Congressional Democrats reached a deal Tuesday that would put drug pricing reform back into President Biden’s $1.75 trillion social spending package. The deal arrives only a week after the original pricing proposal was left out of an earlier framework.
While the new proposal is considered a weaker version of the original plan favored by Democrats, it allows the federal government to negotiate Medicare drug prices for medications administered at pharmacy counters through Medicare Part D and at doctor’s offices through Medicare Part B. The plan includes a tax penalty on drug companies that increase prices faster than inflation and caps out-of-pocket costs for seniors at $2,000 per year.
“For a generation, House Democrats have been fighting to deliver real drug price negotiations that will lower costs,” House Speaker Nancy Pelosi said in a statement on Tuesday. “With today’s agreement on strong lower drug price provisions for the Build Back Better Act, Democrats have a path forward to make good on this transformational agenda for our seniors.”
The proposal represents a big step toward true drug pricing reform, which has been discussed among bipartisan lawmakers for years. But according to Benedic Ippolito, an economist and senior fellow at the American Enterprise Institute, the ultimate impact on the pharma industry will be impossible to gauge until more details of the legislation are revealed.
“The effects of this proposal are going to be wildly different depending on what the enforcement mechanism is and what it means for companies to not comply with negotiations,” Ippolito said.
The legislation will also need to define precisely how the Centers for Medicare and Medicaid Services (CMS) will decide the price of drugs, Ippolito added.
“The specifics of what the federal agencies actually write down are going to be really important,” he said.
While the proposal’s latest “watered down” iteration is seen as a win for the pharma industry, some industry groups, which have spent millions of dollars in the last year lobbying and campaigning against reform, are painting it with a broad stroke. In a statement, PhRMA doubled down on its argument that the plan would leave “many patients facing a future with less access to medicines and fewer new treatments.”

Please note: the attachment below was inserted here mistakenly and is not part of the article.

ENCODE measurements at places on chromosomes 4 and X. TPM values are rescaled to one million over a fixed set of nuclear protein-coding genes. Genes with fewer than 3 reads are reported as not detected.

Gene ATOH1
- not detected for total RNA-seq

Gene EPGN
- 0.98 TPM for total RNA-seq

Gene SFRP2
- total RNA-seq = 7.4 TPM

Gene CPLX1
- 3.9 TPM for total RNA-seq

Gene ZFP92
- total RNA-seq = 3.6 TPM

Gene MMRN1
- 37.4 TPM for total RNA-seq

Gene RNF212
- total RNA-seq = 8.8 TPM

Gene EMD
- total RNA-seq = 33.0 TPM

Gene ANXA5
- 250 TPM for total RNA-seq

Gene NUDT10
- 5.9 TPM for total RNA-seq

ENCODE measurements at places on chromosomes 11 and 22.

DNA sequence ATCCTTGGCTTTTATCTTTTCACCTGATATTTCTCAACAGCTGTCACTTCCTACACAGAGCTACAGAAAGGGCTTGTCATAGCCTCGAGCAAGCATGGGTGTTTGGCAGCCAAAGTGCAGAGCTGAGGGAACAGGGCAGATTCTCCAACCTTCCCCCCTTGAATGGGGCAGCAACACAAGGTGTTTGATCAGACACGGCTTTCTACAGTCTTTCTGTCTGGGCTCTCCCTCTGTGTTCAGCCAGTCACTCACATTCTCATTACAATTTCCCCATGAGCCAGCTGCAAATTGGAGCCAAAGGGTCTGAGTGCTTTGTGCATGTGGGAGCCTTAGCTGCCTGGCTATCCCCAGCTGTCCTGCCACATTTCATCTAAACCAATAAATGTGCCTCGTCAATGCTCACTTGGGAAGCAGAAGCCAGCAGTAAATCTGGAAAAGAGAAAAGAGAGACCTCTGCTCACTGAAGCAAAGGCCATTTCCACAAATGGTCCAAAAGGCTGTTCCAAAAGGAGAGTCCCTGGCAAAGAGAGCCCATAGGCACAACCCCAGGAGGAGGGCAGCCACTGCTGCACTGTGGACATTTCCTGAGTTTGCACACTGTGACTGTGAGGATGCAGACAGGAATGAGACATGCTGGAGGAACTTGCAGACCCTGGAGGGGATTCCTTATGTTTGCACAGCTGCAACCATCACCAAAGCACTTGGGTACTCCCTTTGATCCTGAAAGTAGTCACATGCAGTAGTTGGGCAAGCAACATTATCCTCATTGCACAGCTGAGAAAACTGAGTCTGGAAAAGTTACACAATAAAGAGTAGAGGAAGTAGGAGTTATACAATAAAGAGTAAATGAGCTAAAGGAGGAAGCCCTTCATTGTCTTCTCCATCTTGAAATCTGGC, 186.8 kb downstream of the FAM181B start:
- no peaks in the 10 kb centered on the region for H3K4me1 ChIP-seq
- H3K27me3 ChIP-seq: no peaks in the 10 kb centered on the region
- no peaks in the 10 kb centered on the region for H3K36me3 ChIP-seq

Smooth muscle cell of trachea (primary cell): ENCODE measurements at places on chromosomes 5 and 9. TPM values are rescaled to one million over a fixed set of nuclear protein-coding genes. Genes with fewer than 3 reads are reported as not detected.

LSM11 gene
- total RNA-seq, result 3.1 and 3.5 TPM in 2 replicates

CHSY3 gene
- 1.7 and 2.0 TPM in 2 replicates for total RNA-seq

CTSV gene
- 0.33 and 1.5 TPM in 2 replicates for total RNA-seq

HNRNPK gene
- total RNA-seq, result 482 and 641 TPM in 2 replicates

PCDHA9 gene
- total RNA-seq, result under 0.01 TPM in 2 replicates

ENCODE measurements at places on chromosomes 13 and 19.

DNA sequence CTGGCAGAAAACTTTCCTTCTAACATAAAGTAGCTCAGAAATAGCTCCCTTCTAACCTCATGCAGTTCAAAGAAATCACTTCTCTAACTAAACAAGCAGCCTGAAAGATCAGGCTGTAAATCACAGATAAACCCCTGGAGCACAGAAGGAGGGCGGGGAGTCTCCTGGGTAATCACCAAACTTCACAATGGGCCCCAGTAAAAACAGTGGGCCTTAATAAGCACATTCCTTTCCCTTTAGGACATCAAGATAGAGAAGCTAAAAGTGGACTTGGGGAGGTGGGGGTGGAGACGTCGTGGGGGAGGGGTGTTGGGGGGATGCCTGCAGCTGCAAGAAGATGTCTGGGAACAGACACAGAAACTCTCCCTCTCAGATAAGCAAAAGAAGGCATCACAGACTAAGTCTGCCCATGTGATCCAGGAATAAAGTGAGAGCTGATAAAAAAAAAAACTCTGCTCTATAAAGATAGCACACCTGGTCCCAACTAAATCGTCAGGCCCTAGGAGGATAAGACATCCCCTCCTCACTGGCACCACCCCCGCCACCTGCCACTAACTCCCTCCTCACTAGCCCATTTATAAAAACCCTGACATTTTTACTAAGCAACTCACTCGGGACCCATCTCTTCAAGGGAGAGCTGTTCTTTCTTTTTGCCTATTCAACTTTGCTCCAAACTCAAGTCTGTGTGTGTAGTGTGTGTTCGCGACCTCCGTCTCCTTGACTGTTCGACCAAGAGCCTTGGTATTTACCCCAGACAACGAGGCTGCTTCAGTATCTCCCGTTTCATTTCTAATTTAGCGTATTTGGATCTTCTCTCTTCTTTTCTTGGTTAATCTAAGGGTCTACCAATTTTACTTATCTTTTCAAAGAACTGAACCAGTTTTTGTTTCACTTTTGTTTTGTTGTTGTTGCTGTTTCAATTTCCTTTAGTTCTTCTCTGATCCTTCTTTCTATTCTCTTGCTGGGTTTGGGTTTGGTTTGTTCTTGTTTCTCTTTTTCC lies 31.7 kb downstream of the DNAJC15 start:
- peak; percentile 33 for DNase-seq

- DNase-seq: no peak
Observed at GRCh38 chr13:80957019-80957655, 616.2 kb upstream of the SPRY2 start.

“If passed, it will upend the same innovative ecosystem that brought us life-saving vaccines and therapies to combat COVID-19,” PhRMA president and CEO Stephen Ubl said in the statement.
While the proposal doesn’t go as far as previous plans for pricing reform, its symbolic value isn’t lost on drugmakers, according to Brian Reid, practice leader, value and access communications at Real Chemistry.
“This will be the single largest change to how Medicare approaches drugs since the drug benefit itself was established,” he explained. “It provides, in a limited way, a new power the government never had before. Even if the execution is going to be handicapped by all of these restrictions, it still is absolutely a new chapter in drug pricing.”
Nonetheless, pharma is likely to view some aspects of the proposal as positive – in particular, the out-of-pocket cap on senior spending.
“The absolute most important takeaway is that this proposal fixes one of the parts of Medicare that was broken and hurting seniors the most,” Reid said. “The problem in this country is not that drug prices are too high; it’s that patients are being asked to pay too much. Getting a $2,000 cap in place is going to cost the pharma industry money, but the companies want to do it because it fixes a broken system for patients.”
Reid added that the cap removes a “reputational albatross” for the pharma industry. “Even though it’s not the drug companies’ fault Medicare was broken, drug companies took a lot of flak that seniors had to choose between medicine and food,” he continued. “This solves that.”
Centrist Democrats who had opposed the Democrats’ original proposal, such as Arizona Sen. Kyrsten Sinema, have reportedly agreed to back the new version. But uncertainty remains over whether the social spending bill will be passed at all, with Sen. Joe Manchin (D-West Virginia) expressing tentative support at best. Democrats can’t afford a single defection in the divided Senate.
Still, drug pricing reform had been seen as inevitable for quite some time. “If there’s going to be a bill, this is the best industry can hope for,” Reid said.